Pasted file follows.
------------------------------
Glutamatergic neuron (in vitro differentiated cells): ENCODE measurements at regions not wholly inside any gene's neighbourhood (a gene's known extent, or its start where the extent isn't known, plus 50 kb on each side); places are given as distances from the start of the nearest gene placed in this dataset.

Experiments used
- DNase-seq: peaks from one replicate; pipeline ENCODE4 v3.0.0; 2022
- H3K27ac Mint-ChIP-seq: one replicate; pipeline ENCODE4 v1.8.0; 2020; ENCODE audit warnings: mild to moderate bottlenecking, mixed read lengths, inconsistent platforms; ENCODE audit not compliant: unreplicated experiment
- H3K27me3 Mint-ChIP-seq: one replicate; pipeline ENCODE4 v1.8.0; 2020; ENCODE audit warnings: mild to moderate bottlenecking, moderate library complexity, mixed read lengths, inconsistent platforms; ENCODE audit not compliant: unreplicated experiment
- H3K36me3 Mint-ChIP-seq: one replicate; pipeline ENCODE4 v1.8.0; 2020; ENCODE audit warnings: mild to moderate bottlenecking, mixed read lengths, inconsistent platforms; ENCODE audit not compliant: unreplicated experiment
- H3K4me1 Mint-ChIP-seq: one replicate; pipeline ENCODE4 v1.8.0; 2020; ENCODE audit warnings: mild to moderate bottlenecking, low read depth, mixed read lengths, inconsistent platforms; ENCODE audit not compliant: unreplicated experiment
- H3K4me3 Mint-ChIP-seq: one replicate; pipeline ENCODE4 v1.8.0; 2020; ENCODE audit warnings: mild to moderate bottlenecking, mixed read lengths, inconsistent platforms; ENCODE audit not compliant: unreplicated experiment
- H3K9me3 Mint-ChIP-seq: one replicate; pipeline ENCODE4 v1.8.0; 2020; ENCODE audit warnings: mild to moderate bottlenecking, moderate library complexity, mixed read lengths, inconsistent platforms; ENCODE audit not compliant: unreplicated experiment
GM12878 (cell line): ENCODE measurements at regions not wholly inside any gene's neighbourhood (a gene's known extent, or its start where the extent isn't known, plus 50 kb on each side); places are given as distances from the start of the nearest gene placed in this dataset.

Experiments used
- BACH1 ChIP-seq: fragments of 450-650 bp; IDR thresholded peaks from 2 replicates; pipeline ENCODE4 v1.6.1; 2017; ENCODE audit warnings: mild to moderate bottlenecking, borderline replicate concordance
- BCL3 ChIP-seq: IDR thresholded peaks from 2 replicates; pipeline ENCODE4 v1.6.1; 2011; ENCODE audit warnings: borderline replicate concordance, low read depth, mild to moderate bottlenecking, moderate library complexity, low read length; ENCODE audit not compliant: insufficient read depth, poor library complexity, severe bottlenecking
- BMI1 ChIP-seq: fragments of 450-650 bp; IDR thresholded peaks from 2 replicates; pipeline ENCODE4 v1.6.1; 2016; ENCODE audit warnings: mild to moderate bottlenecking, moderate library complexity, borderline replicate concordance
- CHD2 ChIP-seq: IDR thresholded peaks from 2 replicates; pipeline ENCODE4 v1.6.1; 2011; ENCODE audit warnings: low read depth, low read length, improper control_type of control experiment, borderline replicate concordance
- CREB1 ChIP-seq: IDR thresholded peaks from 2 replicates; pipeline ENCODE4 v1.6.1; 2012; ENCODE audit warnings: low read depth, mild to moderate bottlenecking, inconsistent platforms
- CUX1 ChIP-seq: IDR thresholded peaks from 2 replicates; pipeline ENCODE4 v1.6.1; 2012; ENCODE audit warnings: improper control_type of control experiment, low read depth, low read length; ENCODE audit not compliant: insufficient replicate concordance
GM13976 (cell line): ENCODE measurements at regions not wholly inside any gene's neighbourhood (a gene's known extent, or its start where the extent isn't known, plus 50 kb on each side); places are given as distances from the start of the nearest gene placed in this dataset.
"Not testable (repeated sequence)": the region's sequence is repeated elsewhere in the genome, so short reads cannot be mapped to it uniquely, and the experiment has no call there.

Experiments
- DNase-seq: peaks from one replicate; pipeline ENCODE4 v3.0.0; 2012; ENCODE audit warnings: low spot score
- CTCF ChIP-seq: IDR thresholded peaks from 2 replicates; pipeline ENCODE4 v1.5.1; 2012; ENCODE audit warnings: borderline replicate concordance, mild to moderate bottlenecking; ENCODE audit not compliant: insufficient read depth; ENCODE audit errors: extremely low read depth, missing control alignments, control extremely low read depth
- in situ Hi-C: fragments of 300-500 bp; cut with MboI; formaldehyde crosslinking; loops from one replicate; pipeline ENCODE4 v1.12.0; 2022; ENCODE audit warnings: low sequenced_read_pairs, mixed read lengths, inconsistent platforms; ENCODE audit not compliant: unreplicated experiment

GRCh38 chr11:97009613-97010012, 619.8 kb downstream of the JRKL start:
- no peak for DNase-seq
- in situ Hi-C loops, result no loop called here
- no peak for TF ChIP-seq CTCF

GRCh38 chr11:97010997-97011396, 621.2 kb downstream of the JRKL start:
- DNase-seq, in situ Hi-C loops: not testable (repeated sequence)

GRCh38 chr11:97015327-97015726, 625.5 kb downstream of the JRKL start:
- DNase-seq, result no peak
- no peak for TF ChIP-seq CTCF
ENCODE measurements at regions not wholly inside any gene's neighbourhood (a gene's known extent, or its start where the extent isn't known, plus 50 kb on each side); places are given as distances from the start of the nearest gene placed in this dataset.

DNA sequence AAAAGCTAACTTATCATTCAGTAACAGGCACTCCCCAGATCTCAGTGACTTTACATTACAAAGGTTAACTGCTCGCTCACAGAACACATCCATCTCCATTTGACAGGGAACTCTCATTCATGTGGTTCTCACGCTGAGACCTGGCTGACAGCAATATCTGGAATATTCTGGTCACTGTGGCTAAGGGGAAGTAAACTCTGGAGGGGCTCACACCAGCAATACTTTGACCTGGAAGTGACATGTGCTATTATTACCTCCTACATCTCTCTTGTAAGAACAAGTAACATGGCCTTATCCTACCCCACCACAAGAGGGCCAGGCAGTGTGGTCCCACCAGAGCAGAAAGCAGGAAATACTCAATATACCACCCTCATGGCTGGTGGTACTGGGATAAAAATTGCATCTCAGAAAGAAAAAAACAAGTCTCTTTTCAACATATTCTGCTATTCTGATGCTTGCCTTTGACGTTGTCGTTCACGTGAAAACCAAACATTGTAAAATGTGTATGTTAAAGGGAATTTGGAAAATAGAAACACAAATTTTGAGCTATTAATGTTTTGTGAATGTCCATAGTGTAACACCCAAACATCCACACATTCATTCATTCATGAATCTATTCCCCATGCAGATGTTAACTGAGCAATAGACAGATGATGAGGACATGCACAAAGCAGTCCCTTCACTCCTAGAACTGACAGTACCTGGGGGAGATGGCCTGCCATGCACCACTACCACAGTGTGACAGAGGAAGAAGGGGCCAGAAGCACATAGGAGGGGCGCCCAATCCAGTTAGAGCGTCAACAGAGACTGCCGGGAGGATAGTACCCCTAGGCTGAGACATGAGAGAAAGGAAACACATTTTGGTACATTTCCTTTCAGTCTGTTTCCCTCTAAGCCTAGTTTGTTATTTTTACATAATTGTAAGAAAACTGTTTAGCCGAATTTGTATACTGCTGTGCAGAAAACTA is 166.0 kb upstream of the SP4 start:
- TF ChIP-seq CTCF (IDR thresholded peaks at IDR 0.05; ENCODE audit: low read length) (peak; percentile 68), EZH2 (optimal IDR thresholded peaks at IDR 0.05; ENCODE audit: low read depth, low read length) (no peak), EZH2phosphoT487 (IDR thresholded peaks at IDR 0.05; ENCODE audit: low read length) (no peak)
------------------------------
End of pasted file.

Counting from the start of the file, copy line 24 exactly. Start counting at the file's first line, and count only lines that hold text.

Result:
GRCh38 chr11:97009613-97010012, 619.8 kb downstream of the JRKL start: